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  Subjects -> BIOLOGY (Total: 2849 journals)
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BIOLOGY (1384 journals)            First | 1 2 3 4 5 6 7 8 | Last

Disease Models and Mechanisms     Open Access   (Followers: 1)
DNA and Cell Biology     Hybrid Journal   (Followers: 4)
DNA Repair     Hybrid Journal   (Followers: 2)
DNA Research     Open Access   (Followers: 2)
Doklady Physics     Hybrid Journal   (Followers: 1)
Drug Discovery Today     Full-text available via subscription   (Followers: 109)
Drug Discovery Today: Disease Mechanisms     Full-text available via subscription   (Followers: 7)
Drug Discovery Today: Disease Models     Full-text available via subscription   (Followers: 6)
Drug Discovery Today: Technologies     Full-text available via subscription   (Followers: 11)
Drug Discovery Today: Therapeutic Strategies     Full-text available via subscription   (Followers: 9)
Drug Resistance Updates     Hybrid Journal   (Followers: 4)
e-Neuroforum     Hybrid Journal  
Ecohydrology & Hydrobiology     Full-text available via subscription   (Followers: 3)
Ecología en Bolivia     Open Access  
Ecological Engineering     Hybrid Journal   (Followers: 3)
Ecology and Society     Open Access   (Followers: 28)
Ecology Letters     Hybrid Journal   (Followers: 163)
Economics & Human Biology     Hybrid Journal  
Ecoprint : An International Journal of Ecology     Open Access  
Ecoscience     Full-text available via subscription   (Followers: 2)
Educational Technology Research and Development     Partially Free   (Followers: 86)
Egyptian Journal of Basic and Applied Sciences     Open Access  
Egyptian Journal of Biology     Open Access  
Egyptian Journal of Histology     Partially Free   (Followers: 1)
Egyptian Journal of Natural History     Open Access   (Followers: 1)
EJNMMI Research     Open Access   (Followers: 1)
Electromagnetic Biology and Medicine     Hybrid Journal   (Followers: 1)
eLife     Open Access   (Followers: 25)
el–Hayah     Open Access   (Followers: 1)
Embo Molecular Medicine     Open Access   (Followers: 4)
EMBO reports     Full-text available via subscription   (Followers: 18)
Emotion Review     Hybrid Journal   (Followers: 13)
Endocrine Connections     Open Access   (Followers: 4)
Engineering & Technology     Hybrid Journal   (Followers: 19)
Engineering Economist, The     Hybrid Journal   (Followers: 2)
Engineering in Life Sciences     Hybrid Journal   (Followers: 4)
Engineering Optimization     Hybrid Journal   (Followers: 8)
Ensaios e Ciência: Ciências Biológicas, Agrárias e da Saúde     Open Access  
Environmental Biology of Fishes     Hybrid Journal   (Followers: 5)
Environmental Biosafety Research     Hybrid Journal   (Followers: 1)
Environmental Microbiology     Hybrid Journal   (Followers: 14)
Environmental Science & Technology     Full-text available via subscription   (Followers: 137)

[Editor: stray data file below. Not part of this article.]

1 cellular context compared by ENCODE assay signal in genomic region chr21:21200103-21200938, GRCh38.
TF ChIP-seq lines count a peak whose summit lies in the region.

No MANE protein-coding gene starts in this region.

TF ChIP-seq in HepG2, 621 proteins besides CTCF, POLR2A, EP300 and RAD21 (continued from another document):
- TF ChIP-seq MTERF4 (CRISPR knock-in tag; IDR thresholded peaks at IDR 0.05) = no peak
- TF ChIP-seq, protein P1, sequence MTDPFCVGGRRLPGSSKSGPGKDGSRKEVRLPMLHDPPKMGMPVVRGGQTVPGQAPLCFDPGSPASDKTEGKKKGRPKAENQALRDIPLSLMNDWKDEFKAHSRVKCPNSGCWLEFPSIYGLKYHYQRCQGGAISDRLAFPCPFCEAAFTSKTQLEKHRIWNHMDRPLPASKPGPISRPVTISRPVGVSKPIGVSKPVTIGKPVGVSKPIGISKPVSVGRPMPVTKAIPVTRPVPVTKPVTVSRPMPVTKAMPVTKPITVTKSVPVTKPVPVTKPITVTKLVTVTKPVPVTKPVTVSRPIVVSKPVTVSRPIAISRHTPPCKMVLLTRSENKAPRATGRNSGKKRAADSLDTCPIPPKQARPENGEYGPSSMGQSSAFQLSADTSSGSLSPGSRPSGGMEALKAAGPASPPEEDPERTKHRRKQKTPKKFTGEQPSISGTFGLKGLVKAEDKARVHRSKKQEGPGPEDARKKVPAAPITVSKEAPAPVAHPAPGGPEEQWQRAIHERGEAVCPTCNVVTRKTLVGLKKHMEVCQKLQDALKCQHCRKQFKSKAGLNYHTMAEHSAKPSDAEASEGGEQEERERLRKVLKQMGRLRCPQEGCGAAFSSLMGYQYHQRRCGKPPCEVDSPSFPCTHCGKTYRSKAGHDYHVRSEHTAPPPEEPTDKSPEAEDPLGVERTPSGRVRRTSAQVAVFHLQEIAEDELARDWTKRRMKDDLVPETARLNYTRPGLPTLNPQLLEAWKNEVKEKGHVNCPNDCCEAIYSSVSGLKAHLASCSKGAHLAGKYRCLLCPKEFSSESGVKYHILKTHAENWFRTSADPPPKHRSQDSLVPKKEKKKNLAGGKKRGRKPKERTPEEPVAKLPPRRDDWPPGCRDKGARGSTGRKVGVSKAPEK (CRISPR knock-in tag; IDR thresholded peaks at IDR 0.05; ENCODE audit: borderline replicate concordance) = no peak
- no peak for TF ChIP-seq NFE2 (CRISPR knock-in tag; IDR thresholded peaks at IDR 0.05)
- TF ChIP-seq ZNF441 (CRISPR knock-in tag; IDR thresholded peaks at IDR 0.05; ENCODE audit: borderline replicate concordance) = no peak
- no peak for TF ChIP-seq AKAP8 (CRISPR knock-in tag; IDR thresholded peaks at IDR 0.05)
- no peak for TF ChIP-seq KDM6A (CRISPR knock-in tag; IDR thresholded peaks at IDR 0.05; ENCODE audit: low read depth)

Enzyme and Microbial Technology     Hybrid Journal   (Followers: 5)
Enzyme Research     Open Access   (Followers: 4)
Epidemiology & Infection     Hybrid Journal   (Followers: 14)
Epigenetics in Cancer     Open Access   (Followers: 1)
EPMA Journal     Open Access  
ESHRE Monographs     Hybrid Journal  
Ethiopian Journal of Biological Sciences     Open Access   (Followers: 3)
Ethnobiology and Conservation     Open Access   (Followers: 2)
Ethnobotany Research & Applications : a journal of plants, people and applied research     Open Access   (Followers: 7)
Ethology     Hybrid Journal   (Followers: 6)
Ethology Ecology & Evolution     Hybrid Journal   (Followers: 12)
Eukaryotic Cell     Full-text available via subscription   (Followers: 6)
EuPA Open Proteomics     Open Access   (Followers: 2)
EURASIP Journal on Bioinformatics and Systems Biology     Open Access   (Followers: 7)
European Journal of Cell Biology     Hybrid Journal   (Followers: 3)
European Journal of Neuroscience     Hybrid Journal   (Followers: 27)
European Journal of Phycology     Hybrid Journal   (Followers: 5)
European Journal of Protistology     Hybrid Journal   (Followers: 3)
European Journal of Soil Biology     Hybrid Journal   (Followers: 2)
European Online Journal of Natural and Social Sciences     Open Access   (Followers: 13)
European Scientific Journal     Open Access   (Followers: 2)
Evidência - Ciência e Biotecnologia - Interdisciplinar     Open Access  
EvoDevo     Open Access   (Followers: 1)
Evolução e Conservação da Biodiversidade     Open Access  
Evolution     Partially Free   (Followers: 91)
Evolution and Human Behavior     Hybrid Journal   (Followers: 12)
Evolutionary Applications     Open Access   (Followers: 3)
Evolutionary Bioinformatics     Open Access   (Followers: 15)
Evolutionary Biology     Hybrid Journal   (Followers: 18)
Evolutionary Computation     Hybrid Journal   (Followers: 10)
Experimental & Molecular Medicine     Open Access   (Followers: 2)
Experimental and Applied Acarology     Hybrid Journal   (Followers: 1)
Experimental Cell Research     Hybrid Journal   (Followers: 4)